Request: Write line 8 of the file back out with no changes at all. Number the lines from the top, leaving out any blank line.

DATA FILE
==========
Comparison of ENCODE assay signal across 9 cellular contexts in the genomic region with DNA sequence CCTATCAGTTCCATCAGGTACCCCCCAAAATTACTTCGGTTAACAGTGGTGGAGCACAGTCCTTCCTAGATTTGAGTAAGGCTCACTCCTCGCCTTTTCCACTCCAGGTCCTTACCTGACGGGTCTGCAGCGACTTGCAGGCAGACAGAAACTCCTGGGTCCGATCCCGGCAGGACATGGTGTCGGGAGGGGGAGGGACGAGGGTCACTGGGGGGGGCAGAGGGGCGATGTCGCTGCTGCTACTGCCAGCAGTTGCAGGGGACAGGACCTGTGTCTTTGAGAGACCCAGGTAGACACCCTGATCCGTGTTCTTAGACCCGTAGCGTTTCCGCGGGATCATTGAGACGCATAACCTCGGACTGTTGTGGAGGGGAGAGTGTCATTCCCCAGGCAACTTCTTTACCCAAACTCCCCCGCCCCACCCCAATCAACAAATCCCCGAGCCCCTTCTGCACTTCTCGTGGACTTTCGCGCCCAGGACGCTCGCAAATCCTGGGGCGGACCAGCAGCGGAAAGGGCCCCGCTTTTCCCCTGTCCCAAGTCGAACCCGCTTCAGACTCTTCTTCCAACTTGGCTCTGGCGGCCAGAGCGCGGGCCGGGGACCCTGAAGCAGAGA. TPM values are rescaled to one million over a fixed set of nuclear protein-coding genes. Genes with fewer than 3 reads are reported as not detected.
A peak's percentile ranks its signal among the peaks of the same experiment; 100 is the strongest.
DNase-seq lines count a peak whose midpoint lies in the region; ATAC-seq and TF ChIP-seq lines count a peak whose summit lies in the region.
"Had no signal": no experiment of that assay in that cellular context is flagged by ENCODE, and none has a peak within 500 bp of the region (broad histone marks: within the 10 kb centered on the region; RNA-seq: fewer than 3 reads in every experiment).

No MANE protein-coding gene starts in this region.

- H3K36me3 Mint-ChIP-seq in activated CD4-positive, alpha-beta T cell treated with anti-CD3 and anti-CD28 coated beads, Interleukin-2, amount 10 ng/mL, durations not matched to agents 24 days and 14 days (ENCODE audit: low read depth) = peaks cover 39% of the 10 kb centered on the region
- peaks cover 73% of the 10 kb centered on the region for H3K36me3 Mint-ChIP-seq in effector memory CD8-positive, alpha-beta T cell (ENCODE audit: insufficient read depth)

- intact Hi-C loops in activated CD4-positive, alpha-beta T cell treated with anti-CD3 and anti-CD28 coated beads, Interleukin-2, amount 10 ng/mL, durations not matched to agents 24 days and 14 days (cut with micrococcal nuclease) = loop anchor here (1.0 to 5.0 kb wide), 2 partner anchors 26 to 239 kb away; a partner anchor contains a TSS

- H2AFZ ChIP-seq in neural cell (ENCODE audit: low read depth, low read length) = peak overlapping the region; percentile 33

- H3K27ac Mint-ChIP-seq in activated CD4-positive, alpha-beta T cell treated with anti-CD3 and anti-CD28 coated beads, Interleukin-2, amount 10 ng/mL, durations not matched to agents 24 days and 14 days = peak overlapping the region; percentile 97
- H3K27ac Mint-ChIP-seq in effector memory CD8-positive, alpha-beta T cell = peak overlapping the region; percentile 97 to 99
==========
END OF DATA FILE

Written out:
- intact Hi-C loops in activated CD4-positive, alpha-beta T cell treated with anti-CD3 and anti-CD28 coated beads, Interleukin-2, amount 10 ng/mL, durations not matched to agents 24 days and 14 days (cut with micrococcal nuclease) = loop anchor here (1.0 to 5.0 kb wide), 2 partner anchors 26 to 239 kb away; a partner anchor contains a TSS